WASHINGTON – The 2020 campaign is not just about the White House or even Congress. Across the country, seats in 86 legislative chambers in 44 states are also elected. And these elections will also have consequences, in some cases major consequences, as states will soon take on the task of redistribution.
Over the past few weeks, the president’s poll data has shifted pretty evenly in favor of the Democrats, and that could have a huge impact on the vote. If those trends and numbers are right, state capitals across the country could look very different in January – including some places where the Democrats were out of control for a long time.
This week, the data download deals with some state legislatures to watch for in November. You go back in time to see when you last switched partisan.
In Iowa, Democrats only need four seats to regain control of the state’s House of Representatives, and presidential polls suggest that political change may be in the air. President Trump won the state by more than nine points in 2016, but the latest polling average on the thirty-eighth website shows Joe Biden is just ahead. It’s a big swing. Another problematic sign was the GOP. Republican Senator Joni Ernst is embroiled in a close battle with her Democratic challenger Theresa Greenfield.
Democrats also need to take four seats in Michigan House to regain control of this legislature. Trump squealed in the state in 2016, the profit is only two-tenths of a percentage point, and the thirty-eight average is currently at Biden by more than eight points. Additionally, Michigan has been on trend since 2016, with Democratic candidates taking over the U.S. Senate and gubernatorial races fairly easily. This week’s threats to the life of the state’s largely popular Democratic governor are unlikely to help Republicans either.
In North Carolina, the Senate and State House of Representatives look like they might turn around too. The Democrats only need to add five seats in the Senate and six seats in the House of Representatives. Trump won the state by more than three percentage points in 2016, but Biden currently leads by more than two on average thirty-five.
Five and six seats may sound like a lot, but in North Carolina, the GOP may face challenges in fast-growing suburban areas – places that polled the president – like the Charlotte and Raleigh subway areas. And there were many close races in 2018. In both chambers, 20 percent of the races were decided in the single-digit range.
A little further back in time, in 2002, the Texas State House freaked out on the Republicans and there might be reason to believe that Democrats will have a shot at the Chamber in November.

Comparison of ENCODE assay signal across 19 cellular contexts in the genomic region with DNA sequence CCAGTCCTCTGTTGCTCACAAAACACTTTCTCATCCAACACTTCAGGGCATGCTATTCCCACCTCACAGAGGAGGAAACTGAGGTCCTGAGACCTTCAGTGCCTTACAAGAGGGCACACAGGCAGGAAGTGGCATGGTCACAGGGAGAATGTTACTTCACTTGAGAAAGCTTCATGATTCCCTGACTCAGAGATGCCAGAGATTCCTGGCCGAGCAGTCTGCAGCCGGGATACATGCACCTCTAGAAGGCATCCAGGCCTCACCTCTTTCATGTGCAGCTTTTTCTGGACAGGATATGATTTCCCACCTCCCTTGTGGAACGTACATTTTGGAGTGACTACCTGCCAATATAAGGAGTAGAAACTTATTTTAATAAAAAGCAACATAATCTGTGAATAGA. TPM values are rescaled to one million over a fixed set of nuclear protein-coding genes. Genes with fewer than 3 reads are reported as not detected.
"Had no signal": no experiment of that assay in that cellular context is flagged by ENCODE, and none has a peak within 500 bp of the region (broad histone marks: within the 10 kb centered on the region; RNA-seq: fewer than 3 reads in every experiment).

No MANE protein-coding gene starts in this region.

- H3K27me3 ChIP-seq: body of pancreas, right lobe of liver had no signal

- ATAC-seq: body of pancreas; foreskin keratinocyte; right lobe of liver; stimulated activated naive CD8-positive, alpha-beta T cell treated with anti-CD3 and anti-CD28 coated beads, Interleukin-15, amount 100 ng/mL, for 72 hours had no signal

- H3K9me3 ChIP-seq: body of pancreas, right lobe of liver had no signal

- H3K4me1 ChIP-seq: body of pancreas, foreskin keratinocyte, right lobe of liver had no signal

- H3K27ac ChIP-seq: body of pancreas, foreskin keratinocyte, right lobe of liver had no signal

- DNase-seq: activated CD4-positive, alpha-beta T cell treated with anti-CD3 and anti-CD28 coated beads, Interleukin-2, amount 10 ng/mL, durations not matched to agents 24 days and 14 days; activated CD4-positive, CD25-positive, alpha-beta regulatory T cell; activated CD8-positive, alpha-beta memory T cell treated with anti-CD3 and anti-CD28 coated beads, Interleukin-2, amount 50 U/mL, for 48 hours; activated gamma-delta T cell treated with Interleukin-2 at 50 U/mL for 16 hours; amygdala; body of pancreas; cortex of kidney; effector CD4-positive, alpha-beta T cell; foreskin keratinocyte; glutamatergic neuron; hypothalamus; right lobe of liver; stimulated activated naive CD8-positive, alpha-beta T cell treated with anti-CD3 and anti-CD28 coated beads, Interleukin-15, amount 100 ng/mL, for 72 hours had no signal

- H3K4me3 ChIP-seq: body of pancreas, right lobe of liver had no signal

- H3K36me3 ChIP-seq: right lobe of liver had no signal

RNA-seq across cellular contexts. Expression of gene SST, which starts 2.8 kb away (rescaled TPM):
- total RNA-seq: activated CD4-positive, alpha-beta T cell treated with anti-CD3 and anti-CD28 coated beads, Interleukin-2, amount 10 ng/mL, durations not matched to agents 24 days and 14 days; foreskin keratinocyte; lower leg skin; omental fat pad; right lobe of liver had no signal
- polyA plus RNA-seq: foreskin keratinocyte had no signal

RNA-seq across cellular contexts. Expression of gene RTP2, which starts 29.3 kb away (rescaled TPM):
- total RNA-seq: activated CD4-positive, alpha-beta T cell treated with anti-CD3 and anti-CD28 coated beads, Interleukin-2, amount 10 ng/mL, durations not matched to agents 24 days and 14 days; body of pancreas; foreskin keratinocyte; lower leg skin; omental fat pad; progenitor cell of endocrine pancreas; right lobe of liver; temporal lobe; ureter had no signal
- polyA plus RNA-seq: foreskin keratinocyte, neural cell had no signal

It would be a steep climb for the Democrats – they have to win nine of more than 150 seats on the ballot – but Texas looks different in 2020 than it did four years ago when Trump won it by nine points. The current average of thirty-five shows a Trump ahead of less than two, and the GOP’s suburban problem could be a cause for concern in Texas too – cities like Dallas, Fort Worth, Houston, Austin, and San Antonio. Recall that Democrat Beto O’Rourke was three points ahead of Republican Senator Ted Cruz in 2018, in large part due to a strong Democratic bias in voting in the suburbs.
Even earlier, the Florida State Senate took action against Republicans in 1994 after two years of divided rule.
Democrats would have to get four of the 20 seats, ten of which are held by Republicans. It’s a pretty big job, but working against Republicans in the state is Trump’s problem with high-profile voters. In the latest NBC News / Wall Street Journal poll, Trump follows Biden in double digits among those voters. This is one reason why Trump, who won the state by just over a point in 2016, is down more than four points to Biden in Florida’s thirty-fifth poll average.
But the biggest change that could come in November is in western Arizona, where the Democrats haven’t controlled the House for more than 50 years – as early as 1966.
Democrats only need two seats out of 60 to regain control of the state’s lower legislature, and there are signs of them. Not so long ago the state had two Republican US Senators, now it has a Democrat and a Republican, and that Republican, Senator Martha McSally, follows in the polls. And this is another condition that seems to be moving away from Trump. Four years ago the president won this state with 3.5 points, but the latest average of thirty-five shows that Biden is leading by that amount.
To be clear, none of this is predictive. The lesson from previous elections, especially 2016, is that voters can be unpredictable. And some of these potential flips are far more likely than others.
But with less than a month to go on election day, there are signs of real potential Republican voting problems. And if the polls turn out to be correct, the blue-tinged impact can extend well beyond Washington to state houses scattered across the country.
That would be just in time for the restructuring struggle that will redefine Congress for the next decade.